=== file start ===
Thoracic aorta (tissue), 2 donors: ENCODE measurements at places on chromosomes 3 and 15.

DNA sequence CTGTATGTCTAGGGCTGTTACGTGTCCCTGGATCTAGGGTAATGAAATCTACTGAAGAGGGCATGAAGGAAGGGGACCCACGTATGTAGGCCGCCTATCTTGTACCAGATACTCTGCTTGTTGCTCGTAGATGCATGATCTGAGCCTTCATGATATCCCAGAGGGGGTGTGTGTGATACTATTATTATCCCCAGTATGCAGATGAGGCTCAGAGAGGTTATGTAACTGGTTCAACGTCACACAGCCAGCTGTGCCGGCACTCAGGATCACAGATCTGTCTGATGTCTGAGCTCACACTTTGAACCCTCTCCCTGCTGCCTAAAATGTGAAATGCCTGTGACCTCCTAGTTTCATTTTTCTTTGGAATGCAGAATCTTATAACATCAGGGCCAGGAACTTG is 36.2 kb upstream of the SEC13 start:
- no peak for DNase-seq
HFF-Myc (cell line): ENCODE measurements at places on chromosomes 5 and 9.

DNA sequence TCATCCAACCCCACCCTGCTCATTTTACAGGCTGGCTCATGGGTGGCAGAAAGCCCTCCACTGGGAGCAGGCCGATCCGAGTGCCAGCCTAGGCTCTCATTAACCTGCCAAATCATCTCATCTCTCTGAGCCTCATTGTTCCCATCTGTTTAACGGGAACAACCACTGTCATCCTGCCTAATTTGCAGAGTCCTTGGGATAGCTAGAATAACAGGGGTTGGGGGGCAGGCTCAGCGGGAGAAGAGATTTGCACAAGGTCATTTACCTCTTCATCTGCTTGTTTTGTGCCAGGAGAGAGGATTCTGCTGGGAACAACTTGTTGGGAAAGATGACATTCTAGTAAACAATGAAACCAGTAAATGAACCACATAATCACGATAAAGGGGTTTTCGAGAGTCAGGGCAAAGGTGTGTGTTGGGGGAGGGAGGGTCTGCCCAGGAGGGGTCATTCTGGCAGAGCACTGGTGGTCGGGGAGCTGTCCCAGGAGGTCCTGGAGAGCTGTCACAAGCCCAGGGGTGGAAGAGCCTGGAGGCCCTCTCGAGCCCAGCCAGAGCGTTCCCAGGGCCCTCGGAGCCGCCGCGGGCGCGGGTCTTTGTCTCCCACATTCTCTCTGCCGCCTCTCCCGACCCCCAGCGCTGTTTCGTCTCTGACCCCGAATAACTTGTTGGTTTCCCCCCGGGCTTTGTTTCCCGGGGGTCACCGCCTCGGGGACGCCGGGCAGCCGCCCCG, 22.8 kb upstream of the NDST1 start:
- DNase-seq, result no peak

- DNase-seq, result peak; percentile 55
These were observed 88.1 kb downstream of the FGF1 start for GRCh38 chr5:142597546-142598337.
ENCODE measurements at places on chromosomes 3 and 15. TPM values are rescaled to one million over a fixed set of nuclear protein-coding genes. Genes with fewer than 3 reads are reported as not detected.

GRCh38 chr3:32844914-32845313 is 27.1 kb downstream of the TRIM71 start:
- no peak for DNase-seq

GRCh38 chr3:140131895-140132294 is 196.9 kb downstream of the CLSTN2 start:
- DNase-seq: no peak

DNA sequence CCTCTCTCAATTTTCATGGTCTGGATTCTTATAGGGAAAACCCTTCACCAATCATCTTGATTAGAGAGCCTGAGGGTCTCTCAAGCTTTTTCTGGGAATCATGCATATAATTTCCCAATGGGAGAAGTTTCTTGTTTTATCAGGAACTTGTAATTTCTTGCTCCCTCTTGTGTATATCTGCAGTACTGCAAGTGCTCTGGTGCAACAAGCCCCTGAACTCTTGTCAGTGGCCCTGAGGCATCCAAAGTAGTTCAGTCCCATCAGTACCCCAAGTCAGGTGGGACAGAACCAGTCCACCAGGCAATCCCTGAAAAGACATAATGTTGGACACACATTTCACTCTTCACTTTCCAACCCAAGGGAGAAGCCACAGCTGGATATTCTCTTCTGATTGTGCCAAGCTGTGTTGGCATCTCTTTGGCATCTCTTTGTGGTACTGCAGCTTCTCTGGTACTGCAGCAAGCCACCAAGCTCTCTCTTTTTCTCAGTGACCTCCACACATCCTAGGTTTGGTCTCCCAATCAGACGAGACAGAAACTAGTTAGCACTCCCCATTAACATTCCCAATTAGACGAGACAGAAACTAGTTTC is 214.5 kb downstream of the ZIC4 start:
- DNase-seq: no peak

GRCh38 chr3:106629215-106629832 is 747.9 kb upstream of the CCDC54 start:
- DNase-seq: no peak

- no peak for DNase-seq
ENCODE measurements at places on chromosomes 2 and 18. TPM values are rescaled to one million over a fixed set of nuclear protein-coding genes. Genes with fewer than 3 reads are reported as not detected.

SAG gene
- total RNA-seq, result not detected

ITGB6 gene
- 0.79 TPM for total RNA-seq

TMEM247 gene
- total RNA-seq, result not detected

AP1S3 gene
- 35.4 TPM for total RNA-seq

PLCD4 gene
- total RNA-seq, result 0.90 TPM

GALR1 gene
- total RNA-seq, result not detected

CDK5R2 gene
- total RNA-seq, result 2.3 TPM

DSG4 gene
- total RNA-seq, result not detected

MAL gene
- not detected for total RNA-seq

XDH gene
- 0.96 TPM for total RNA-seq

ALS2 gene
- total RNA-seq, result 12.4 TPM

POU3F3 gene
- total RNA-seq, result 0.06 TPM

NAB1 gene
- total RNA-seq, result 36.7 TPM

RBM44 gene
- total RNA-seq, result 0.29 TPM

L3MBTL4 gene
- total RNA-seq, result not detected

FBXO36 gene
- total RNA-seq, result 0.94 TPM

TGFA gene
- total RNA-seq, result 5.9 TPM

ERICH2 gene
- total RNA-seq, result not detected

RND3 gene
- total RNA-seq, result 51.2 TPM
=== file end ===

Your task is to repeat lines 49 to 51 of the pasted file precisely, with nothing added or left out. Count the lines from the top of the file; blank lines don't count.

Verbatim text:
- total RNA-seq, result not detected

FBXO36 gene
- total RNA-seq, result 0.94 TPM